Saman created space for many young economics undergraduates who could serve short stints at the IPS while studying abroad and also for graduates from Sri Lankan universities. He also created space for internationally-acclaimed Sri Lankan economists such as Prof. Premachandra Atukorale, Dr. Sisira Jayasooriya , Dr. Sarath Rajapathirana to name a few. He was also associated with the Gamini Corea Foundation. He had the good fortune of being groomed by his own father, Dr. Gamini Corea, Mr. Chandy Chamungam, Dr. Nimal Sanderatne and many more of such calibre which would have helped him to mature beyond his years. He was always disciplined, dignified and courteous and also treated the elders with due respect. Saman would be the “dream son” of any parent.

Despite IPS moving out of the DFCC premises, he never forgot to invite me to all the IPS events if they relate to trade, industrialization, privatization etc. I never missed an opportunity to attend the IPS events not only because of their intellectual content but also to meet eminent economists, policy makers, development specialists and academia. This was well-reflected at the large gathering at his funeral. All chose to come because of the admiration, respect and affection they had for Dr. Saman Kelegama. Everyone who heard of his demise had a tear in their eyes as it’s an irreparable loss to the nation. He had touched the hearts of all those who came into contact with him with his unique disposition.

Saman was large-hearted and would never refuse a last minute invitation to chair a session, be a guest speaker or be the chief guest at any event. In October 2016, we organized the launch of the Innovation report of the World Bank and the Minister Malik Samarawickrama was to be the chief guest. Around 7 p.m or so, I was informed that the minister had to attend another meeting with the President or the Prime Minister and that Dr. Kelegama had agreed to step in and I was asked to send the related documents to Saman at around 8 p.m. I am sure he would have had to at least glance through the documents to make the speech relevant to the topic the following day. We are guilty of stealing his spare time from him to save us from tricky situations like that.

Dr. Saman Kelegama’s name is synonymous with IPS. From a small institution located on the second floor of DFCC Building, he moved it to St. Micheal’s Road and then to their own building at one of the most picturesque locations in Colombo which will remain a monument to Dr. Saman Kelegama. It will be hard to visit IPS in future without remembering Saman’s smiling face.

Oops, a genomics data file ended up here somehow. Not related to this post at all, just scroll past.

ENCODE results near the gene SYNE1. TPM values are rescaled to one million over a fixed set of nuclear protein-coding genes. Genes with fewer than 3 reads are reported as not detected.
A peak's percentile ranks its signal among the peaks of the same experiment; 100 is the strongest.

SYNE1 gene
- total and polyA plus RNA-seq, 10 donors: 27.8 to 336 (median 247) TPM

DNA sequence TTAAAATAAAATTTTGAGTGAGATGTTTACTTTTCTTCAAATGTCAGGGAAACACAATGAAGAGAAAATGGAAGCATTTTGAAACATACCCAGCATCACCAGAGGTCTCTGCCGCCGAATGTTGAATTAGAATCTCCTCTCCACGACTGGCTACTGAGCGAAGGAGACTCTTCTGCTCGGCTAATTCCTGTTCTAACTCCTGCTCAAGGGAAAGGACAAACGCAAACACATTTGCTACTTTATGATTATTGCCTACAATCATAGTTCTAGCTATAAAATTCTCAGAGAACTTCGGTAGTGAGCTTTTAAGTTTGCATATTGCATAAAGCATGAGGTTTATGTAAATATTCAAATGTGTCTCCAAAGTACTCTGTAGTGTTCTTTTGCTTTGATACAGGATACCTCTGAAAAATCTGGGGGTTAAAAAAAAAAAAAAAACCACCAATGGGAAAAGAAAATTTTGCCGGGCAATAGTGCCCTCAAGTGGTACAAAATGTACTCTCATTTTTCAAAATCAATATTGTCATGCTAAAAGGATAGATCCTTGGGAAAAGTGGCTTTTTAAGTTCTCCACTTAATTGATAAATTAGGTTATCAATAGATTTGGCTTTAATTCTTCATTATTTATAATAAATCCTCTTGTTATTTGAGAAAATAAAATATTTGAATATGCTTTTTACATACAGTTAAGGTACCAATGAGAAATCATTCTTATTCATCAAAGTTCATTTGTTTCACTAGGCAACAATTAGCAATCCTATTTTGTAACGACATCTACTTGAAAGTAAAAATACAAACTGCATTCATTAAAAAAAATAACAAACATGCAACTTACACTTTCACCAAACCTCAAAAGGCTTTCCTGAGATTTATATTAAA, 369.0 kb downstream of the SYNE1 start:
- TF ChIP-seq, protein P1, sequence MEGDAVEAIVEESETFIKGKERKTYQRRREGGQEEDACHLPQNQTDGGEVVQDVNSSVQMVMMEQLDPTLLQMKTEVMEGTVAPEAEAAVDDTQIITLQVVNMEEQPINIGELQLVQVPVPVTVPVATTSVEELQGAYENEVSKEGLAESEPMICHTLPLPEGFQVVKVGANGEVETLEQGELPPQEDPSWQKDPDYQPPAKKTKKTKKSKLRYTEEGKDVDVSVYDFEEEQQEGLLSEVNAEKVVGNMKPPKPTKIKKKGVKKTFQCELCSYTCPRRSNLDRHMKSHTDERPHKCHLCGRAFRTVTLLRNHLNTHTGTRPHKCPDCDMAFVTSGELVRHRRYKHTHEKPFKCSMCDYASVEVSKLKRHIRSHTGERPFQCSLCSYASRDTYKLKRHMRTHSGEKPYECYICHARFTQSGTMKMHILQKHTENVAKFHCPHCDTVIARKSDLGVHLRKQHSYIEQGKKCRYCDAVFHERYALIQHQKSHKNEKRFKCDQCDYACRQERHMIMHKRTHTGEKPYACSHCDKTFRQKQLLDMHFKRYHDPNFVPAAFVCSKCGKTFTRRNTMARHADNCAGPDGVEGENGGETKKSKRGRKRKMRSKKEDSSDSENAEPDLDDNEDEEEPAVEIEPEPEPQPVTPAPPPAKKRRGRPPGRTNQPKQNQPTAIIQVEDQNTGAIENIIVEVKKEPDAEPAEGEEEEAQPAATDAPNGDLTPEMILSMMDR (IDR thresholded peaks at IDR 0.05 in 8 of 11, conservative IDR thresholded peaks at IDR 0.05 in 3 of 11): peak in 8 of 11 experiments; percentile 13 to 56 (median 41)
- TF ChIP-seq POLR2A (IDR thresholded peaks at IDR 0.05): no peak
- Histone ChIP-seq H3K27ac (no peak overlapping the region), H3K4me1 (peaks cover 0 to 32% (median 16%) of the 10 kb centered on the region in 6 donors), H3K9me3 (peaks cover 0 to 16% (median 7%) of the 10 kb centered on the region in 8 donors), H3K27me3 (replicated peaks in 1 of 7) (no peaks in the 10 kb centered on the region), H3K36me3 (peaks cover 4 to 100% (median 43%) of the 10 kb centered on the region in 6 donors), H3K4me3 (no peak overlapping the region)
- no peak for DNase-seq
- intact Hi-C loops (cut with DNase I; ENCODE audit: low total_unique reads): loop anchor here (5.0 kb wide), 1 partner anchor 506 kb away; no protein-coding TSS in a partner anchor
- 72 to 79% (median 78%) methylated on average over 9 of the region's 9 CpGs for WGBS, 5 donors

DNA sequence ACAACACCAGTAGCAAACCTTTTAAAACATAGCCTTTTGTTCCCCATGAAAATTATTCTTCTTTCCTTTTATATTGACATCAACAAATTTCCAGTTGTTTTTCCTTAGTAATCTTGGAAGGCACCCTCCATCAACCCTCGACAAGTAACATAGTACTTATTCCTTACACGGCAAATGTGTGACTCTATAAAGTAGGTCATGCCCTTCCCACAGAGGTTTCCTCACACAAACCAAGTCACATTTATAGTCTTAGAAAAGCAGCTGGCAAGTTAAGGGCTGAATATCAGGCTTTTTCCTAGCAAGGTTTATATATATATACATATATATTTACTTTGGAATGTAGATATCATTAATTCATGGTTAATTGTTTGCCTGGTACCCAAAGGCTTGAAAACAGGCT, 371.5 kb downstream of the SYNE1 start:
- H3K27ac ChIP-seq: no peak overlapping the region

It’s hard to record all his achievements in a short tribute and a lot has already been written on his professional achievements. He was on many private sector Boards, state agencies, banks, advisory committees, professional organisations and also on charitable organisations. He had so many academic publications to his name and contributed to the newspapers and academic journals. He paid the supreme price with his life for being magnanimous with his time to the rest of the world. Had he said no to the growing demands on his time and had he not been so passionate about his work, probably Saman would still be living among us.

I think Saman has been appropriately named. Like a jasmine flower with its haunting fragrance and simplicity, despite all the material and intellectual endowments, he remained remarkably humble. Saman has contributed very much more than his fair share to the country and the academic world and he will be remembered for his academic excellence, his forthrightness, simplicity and inborn charm for years to come and will be a role model for the future economists.

I wish to thank his mother, his wife Sirimavo, his son Chandana and daughter Jayathri for sharing Saman with us. Dear Saman, I wish you will never ever have an untimely death in this Sansara and may you attain Nibbana! We are sure to meet you again in our long journey of Sansara and till then, thank you and goodbye.

Sriyani Hulugalle